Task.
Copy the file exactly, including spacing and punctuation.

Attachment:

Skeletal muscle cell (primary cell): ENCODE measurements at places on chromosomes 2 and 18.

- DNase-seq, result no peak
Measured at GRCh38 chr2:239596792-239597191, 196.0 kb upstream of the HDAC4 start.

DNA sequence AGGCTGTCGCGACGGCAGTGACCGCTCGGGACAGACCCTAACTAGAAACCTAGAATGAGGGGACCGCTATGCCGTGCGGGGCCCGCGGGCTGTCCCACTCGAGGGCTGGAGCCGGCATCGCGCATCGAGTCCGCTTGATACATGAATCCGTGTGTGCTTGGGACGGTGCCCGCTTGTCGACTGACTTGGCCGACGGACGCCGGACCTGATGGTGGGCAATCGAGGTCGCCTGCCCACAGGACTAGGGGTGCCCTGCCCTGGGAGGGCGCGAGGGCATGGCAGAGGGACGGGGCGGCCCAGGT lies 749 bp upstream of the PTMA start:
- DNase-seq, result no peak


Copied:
Skeletal muscle cell (primary cell): ENCODE measurements at places on chromosomes 2 and 18.

- DNase-seq, result no peak
Measured at GRCh38 chr2:239596792-239597191, 196.0 kb upstream of the HDAC4 start.

DNA sequence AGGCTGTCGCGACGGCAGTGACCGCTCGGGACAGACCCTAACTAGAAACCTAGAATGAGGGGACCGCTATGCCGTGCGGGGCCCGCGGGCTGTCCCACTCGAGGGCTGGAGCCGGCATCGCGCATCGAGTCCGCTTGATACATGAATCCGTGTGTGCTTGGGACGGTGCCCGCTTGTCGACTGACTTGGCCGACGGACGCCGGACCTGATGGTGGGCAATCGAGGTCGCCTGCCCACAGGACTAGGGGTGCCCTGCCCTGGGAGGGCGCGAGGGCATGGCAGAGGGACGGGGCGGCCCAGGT lies 749 bp upstream of the PTMA start:
- DNase-seq, result no peak